This is the first occasion that the Supreme Court has had the opportunity to consider a claim for a loss of a chance in a professional negligence claim relating to a lost litigation opportunity, since the Court of Appeal’s judgment in Allied Maples Group Ltd v Simmons & Simmons (1995). The Supreme Court has provided guidance on how these claims should be approached.


Between 1999 and 2011, a scheme for the compensation of miners with Vibration White Finger syndrome settled nearly 170,000 claims and paid £1.7 billion in compensation. Mr Perry’s claim was one of those, and it was settled by his solicitors, Raleys, in the first year of the scheme. It was not until 2009 that Mr Perry sought to bring a professional negligence claim against Raleys. He argued that the settlement of £11,660 for general damages represented an under-settlement of his VWF claim, because it had not included a claim for a ‘services award’ under the scheme, relating to his ability to carry out manual tasks such as DIY, and he had lost the chance to pursue that claim because of Raley’s negligence. In its ruling, the Supreme Court therefore had to consider loss of a chance principles.

Loss of a chance principles

Allied Maples was a ‘lost transaction opportunity’ case (as opposed to a ‘lost litigation opportunity’ case such as Perry). The claimant claimed it had lost the opportunity to enter into a better transaction. The Court of Appeal held that where a claim depended upon what the future/theoretical actions of a third party would have been, the approach to be taken is as follows (assuming breach of duty is established):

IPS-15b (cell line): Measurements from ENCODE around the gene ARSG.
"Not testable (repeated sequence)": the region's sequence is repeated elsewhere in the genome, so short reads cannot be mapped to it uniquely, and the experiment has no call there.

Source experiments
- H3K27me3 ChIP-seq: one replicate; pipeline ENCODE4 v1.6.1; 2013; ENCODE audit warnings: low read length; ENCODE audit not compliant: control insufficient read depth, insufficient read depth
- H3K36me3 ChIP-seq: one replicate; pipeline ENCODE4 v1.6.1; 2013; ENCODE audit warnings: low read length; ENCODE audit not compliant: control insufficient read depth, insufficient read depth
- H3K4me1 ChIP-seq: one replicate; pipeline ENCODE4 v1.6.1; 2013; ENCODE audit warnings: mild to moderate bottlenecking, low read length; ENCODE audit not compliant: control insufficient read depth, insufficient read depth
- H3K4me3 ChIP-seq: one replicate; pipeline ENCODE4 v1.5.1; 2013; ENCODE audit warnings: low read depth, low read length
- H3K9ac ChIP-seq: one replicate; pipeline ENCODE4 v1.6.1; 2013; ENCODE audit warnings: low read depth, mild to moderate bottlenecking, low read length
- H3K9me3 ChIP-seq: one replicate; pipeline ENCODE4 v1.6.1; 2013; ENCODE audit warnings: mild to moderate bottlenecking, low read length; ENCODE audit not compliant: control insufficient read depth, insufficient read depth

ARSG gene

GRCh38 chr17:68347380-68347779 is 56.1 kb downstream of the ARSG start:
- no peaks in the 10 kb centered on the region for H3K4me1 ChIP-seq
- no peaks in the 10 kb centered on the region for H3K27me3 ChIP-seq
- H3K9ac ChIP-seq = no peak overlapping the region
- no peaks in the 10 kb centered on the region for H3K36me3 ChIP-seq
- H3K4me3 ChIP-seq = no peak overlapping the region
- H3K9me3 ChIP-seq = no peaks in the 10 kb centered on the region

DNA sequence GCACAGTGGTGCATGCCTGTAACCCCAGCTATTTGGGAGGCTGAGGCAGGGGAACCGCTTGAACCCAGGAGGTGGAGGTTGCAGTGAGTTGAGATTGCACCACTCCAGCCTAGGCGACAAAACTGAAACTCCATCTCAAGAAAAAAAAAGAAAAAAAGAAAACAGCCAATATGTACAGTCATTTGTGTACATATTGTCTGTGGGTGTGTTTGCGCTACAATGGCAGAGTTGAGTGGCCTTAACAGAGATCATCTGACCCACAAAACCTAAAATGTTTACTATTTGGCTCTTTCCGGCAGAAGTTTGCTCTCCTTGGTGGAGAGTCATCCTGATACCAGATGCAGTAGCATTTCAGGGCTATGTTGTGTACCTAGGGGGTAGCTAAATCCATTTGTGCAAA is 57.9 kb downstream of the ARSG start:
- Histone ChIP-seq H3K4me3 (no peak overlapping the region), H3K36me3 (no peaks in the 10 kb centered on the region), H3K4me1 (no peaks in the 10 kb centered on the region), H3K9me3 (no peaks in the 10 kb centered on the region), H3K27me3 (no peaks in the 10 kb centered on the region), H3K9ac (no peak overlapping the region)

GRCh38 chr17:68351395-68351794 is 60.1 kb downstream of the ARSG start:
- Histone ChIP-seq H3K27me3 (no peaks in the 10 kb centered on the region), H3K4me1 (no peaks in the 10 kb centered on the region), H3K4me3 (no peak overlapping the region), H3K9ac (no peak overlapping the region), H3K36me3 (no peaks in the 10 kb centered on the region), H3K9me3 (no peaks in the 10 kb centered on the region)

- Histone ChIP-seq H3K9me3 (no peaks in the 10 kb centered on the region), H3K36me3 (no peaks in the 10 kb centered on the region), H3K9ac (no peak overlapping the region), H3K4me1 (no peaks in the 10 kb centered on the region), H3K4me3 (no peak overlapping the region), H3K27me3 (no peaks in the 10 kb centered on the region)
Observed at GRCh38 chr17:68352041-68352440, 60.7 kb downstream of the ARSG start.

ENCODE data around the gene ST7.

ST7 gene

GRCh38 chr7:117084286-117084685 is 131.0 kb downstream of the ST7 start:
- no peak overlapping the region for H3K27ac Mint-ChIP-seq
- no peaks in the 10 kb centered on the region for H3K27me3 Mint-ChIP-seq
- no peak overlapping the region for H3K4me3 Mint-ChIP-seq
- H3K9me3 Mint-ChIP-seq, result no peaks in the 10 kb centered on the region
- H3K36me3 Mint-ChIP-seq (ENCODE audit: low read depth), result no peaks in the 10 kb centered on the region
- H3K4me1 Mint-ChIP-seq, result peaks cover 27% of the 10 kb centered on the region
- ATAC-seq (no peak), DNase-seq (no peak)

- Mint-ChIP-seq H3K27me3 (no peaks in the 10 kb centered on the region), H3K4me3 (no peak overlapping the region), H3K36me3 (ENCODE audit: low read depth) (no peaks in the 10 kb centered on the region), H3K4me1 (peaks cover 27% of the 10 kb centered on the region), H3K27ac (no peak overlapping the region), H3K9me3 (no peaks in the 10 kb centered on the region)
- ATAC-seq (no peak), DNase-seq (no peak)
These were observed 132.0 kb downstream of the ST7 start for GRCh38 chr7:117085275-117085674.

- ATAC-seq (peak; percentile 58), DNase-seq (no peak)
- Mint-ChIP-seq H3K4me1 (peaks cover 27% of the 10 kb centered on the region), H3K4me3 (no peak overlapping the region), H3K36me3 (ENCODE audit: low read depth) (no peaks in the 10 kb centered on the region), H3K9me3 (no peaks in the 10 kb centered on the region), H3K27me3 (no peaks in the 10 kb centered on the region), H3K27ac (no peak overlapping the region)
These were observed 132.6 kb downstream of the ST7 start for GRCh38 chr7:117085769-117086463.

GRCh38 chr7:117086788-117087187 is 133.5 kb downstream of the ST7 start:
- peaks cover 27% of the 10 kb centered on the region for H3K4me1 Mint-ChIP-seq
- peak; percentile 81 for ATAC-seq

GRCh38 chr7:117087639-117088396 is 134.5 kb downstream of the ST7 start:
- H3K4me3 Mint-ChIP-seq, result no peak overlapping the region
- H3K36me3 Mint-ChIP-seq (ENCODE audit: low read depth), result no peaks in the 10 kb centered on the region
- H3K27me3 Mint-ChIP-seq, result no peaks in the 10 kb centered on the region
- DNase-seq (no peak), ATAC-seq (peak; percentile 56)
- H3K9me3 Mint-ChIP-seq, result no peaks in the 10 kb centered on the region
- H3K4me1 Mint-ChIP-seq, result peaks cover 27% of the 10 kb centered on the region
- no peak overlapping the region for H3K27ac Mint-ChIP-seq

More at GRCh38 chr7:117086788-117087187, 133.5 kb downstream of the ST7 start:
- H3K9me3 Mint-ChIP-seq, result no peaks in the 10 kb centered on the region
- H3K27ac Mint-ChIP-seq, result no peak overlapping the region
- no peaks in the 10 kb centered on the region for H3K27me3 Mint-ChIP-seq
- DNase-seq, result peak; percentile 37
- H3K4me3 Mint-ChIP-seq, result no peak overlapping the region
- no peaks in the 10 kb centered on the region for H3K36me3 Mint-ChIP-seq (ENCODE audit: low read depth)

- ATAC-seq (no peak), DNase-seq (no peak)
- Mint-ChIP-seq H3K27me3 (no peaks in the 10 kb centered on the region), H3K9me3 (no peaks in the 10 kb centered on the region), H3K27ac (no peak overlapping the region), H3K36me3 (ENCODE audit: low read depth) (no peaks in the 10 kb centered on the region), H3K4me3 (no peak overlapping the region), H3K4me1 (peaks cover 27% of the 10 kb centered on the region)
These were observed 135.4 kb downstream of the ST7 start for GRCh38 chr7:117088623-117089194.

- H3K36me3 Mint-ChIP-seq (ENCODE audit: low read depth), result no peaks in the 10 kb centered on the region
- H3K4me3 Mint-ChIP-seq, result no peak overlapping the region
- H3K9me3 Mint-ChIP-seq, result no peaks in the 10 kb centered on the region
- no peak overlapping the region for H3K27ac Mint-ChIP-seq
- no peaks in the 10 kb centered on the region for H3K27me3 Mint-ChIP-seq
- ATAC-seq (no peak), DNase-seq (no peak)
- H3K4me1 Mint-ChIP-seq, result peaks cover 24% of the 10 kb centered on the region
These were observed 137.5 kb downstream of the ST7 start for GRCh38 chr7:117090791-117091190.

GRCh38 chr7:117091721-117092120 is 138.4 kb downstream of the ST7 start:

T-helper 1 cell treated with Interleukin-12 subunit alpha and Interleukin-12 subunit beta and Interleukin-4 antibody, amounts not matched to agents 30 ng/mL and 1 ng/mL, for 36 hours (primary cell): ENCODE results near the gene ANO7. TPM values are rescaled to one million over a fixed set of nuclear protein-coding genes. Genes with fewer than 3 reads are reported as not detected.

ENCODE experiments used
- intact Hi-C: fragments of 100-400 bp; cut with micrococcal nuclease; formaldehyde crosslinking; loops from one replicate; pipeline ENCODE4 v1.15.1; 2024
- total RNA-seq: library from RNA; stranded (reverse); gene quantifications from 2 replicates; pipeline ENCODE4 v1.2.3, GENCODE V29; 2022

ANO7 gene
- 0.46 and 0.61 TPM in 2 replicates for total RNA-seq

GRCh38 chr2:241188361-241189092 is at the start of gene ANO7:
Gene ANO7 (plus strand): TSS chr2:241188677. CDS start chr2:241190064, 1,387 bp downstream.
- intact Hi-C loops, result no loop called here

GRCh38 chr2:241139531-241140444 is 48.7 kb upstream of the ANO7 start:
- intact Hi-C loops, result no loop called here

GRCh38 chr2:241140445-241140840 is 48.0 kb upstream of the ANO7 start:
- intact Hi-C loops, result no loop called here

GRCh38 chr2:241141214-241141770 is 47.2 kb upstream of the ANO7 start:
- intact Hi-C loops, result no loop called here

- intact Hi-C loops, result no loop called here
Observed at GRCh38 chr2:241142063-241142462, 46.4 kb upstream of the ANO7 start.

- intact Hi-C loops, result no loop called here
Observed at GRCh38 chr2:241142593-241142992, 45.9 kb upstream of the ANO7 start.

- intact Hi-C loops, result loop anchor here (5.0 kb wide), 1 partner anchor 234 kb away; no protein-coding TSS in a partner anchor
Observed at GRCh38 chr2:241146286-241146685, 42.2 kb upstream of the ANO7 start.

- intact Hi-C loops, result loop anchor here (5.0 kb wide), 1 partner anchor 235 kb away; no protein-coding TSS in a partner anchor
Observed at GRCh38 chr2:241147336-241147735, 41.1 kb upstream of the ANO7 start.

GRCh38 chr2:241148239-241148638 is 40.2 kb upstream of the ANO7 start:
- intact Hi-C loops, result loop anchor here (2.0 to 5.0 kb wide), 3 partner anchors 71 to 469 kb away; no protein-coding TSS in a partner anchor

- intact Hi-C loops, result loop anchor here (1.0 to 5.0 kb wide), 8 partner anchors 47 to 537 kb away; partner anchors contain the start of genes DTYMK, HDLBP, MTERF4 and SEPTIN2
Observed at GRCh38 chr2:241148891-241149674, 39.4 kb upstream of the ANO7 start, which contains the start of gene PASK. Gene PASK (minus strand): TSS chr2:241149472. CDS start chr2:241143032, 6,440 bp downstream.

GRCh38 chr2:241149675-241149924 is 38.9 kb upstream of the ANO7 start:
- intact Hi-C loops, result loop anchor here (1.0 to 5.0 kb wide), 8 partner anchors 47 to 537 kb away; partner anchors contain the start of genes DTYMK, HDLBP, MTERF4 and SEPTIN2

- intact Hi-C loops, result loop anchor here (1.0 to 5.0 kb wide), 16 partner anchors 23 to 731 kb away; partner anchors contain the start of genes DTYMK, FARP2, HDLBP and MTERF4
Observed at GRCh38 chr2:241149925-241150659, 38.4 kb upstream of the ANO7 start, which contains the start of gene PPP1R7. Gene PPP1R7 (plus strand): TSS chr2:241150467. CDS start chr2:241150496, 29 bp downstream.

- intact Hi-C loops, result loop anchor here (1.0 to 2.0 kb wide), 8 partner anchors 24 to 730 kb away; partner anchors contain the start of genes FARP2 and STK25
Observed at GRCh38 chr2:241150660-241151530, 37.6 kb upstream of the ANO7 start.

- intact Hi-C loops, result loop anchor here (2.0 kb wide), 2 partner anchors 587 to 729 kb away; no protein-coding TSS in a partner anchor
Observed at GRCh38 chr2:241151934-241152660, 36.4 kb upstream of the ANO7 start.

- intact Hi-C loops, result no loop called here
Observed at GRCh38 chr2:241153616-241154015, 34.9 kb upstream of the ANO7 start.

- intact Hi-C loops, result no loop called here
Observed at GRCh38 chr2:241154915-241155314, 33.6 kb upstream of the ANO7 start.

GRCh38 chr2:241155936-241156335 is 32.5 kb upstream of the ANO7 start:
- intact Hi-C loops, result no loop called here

1. The claimant must prove their case as to what they would have done, if non-negligently advised. The claimant has to establish this to the usual balance of probabilities standard (greater than 50%). If the claimant cannot show that their actions would have been as they assert, the claim fails.
  2. If that is shown, can the claimant then show that there was a ‘real or substantial’ chance that the third party would have acted in the way the claimant asserts? If not, again the claim fails on causation and only nominal damages will be recovered where breach of duty can be shown.